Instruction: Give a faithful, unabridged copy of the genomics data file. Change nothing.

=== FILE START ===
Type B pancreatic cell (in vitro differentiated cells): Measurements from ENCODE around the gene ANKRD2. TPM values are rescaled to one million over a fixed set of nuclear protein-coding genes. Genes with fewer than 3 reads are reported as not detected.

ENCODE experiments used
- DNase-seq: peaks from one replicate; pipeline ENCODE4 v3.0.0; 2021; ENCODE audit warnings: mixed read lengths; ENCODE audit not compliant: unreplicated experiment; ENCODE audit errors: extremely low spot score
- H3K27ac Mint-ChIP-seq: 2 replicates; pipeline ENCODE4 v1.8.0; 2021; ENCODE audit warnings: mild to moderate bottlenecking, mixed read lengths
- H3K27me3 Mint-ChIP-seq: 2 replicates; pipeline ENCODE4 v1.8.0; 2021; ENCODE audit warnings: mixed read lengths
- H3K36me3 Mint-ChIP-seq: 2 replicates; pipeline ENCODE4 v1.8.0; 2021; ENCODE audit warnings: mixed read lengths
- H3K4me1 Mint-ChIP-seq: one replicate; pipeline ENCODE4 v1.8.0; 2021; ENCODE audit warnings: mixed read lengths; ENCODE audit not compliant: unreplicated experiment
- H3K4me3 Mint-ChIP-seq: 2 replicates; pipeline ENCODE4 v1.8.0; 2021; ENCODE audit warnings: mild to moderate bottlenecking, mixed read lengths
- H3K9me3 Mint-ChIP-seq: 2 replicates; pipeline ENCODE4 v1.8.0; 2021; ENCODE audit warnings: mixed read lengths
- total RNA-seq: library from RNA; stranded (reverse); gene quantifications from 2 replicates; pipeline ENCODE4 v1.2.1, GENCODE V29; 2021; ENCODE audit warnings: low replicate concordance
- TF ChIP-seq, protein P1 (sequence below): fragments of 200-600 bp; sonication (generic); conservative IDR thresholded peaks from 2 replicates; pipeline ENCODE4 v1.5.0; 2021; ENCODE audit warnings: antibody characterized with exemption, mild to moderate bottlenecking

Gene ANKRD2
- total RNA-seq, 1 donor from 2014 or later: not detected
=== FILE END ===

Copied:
Type B pancreatic cell (in vitro differentiated cells): Measurements from ENCODE around the gene ANKRD2. TPM values are rescaled to one million over a fixed set of nuclear protein-coding genes. Genes with fewer than 3 reads are reported as not detected.

ENCODE experiments used
- DNase-seq: peaks from one replicate; pipeline ENCODE4 v3.0.0; 2021; ENCODE audit warnings: mixed read lengths; ENCODE audit not compliant: unreplicated experiment; ENCODE audit errors: extremely low spot score
- H3K27ac Mint-ChIP-seq: 2 replicates; pipeline ENCODE4 v1.8.0; 2021; ENCODE audit warnings: mild to moderate bottlenecking, mixed read lengths
- H3K27me3 Mint-ChIP-seq: 2 replicates; pipeline ENCODE4 v1.8.0; 2021; ENCODE audit warnings: mixed read lengths
- H3K36me3 Mint-ChIP-seq: 2 replicates; pipeline ENCODE4 v1.8.0; 2021; ENCODE audit warnings: mixed read lengths
- H3K4me1 Mint-ChIP-seq: one replicate; pipeline ENCODE4 v1.8.0; 2021; ENCODE audit warnings: mixed read lengths; ENCODE audit not compliant: unreplicated experiment
- H3K4me3 Mint-ChIP-seq: 2 replicates; pipeline ENCODE4 v1.8.0; 2021; ENCODE audit warnings: mild to moderate bottlenecking, mixed read lengths
- H3K9me3 Mint-ChIP-seq: 2 replicates; pipeline ENCODE4 v1.8.0; 2021; ENCODE audit warnings: mixed read lengths
- total RNA-seq: library from RNA; stranded (reverse); gene quantifications from 2 replicates; pipeline ENCODE4 v1.2.1, GENCODE V29; 2021; ENCODE audit warnings: low replicate concordance
- TF ChIP-seq, protein P1 (sequence below): fragments of 200-600 bp; sonication (generic); conservative IDR thresholded peaks from 2 replicates; pipeline ENCODE4 v1.5.0; 2021; ENCODE audit warnings: antibody characterized with exemption, mild to moderate bottlenecking

Gene ANKRD2
- total RNA-seq, 1 donor from 2014 or later: not detected